On sentence types in Latin few general studies have appeared, see Rubio (1968) and Scherer (1975); in connection with illocutionary force also Bolkestein (1980a: chapter 5). General studies on illocutionary force are, apart from Austin (1962), who introduced the notion, Franck (1980: chapter 3), Lyons (1977: chapter 16) and Searle (1969; 1976). More research has been done on individual sentence types. For exclamative (and interrogative) sentences (in Plautus) Vairel-Carron (1975) can be recommended. Imperative sentences, though not described in terms of sentence types, are treated elaborately in Löfstedt (1966) and Vairel-Carron (1975). Very much has been written on the moods. Exhaustive surveys of the literature are to be found in Calboli (1966; 1968; 1983). A survey of the uses of the moods is Handford (1946). Many problematic issues are discussed by Thomas (1938). An attempt to formalize the different uses of the subjunctive is Lehmann (1973). Touratier (1977; 1983b) offers recent surveys of the various views on the moods. The approach I have chosen in this chapter is closest to that found in Rubio (1968).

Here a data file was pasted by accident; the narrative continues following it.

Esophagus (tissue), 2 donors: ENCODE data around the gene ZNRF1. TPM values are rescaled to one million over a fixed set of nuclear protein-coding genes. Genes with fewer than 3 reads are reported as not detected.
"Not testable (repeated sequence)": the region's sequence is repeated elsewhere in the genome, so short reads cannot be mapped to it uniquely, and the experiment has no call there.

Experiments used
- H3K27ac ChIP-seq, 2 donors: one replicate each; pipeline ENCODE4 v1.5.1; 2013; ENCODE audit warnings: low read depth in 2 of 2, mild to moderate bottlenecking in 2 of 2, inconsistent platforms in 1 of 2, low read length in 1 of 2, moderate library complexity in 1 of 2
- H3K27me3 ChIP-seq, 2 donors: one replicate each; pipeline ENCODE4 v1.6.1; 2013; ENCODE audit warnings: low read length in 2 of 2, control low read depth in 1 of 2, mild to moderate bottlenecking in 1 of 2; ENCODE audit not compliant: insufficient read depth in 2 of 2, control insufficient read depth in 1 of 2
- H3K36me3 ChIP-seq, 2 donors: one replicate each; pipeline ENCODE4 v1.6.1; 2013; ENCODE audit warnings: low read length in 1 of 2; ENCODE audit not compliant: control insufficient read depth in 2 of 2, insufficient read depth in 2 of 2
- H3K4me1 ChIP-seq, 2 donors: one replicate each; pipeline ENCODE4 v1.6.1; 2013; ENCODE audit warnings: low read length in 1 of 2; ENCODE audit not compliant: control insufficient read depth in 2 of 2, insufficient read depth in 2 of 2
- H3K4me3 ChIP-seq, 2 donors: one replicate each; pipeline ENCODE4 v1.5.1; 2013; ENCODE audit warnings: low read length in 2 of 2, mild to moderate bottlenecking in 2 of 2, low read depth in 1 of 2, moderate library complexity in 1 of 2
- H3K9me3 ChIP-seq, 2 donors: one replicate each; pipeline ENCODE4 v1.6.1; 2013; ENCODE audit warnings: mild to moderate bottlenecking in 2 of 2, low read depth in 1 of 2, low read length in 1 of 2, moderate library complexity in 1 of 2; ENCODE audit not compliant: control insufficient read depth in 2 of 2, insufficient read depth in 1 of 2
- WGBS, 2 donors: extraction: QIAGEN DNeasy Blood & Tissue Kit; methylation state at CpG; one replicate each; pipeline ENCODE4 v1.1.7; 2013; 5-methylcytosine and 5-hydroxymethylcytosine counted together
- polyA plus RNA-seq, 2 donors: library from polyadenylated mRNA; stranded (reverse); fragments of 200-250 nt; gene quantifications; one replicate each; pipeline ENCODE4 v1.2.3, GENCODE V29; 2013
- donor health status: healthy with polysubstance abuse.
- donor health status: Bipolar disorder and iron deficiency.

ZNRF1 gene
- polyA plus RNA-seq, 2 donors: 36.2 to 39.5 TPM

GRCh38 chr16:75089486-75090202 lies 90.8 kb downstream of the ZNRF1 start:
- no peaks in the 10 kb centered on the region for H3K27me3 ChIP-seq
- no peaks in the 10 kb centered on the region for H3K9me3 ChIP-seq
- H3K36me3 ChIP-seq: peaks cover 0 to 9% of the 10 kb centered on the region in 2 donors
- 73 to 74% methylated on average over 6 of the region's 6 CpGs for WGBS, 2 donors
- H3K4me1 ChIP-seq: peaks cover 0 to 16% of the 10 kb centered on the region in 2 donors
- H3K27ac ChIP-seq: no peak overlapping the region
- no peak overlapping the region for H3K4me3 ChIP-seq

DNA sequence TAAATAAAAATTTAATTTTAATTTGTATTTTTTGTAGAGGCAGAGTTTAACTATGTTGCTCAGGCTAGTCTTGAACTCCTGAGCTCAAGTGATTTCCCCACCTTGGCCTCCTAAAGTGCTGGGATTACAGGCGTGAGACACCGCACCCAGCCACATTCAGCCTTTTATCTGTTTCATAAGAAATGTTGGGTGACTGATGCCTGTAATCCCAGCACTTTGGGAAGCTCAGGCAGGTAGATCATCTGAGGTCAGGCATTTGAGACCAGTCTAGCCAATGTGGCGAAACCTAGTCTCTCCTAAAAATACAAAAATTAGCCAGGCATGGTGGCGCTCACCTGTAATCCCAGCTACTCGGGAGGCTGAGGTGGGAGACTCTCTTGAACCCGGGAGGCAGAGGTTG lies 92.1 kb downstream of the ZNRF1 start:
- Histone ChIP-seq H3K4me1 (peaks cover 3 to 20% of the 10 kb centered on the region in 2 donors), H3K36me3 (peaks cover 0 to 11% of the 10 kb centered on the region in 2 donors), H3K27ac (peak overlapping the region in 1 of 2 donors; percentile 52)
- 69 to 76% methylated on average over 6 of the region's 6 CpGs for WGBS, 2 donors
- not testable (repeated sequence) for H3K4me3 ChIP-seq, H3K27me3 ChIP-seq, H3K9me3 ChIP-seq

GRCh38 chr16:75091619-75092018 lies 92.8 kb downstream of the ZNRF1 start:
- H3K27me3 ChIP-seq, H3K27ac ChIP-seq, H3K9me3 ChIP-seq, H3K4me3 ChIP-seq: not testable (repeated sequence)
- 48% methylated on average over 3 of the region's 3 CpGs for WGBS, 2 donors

Pinkster, Harm (1942-) , Latin Syntax and Semantics [info], xii, 320 p.: ill.; 24 cm. [word count] [Pinkster].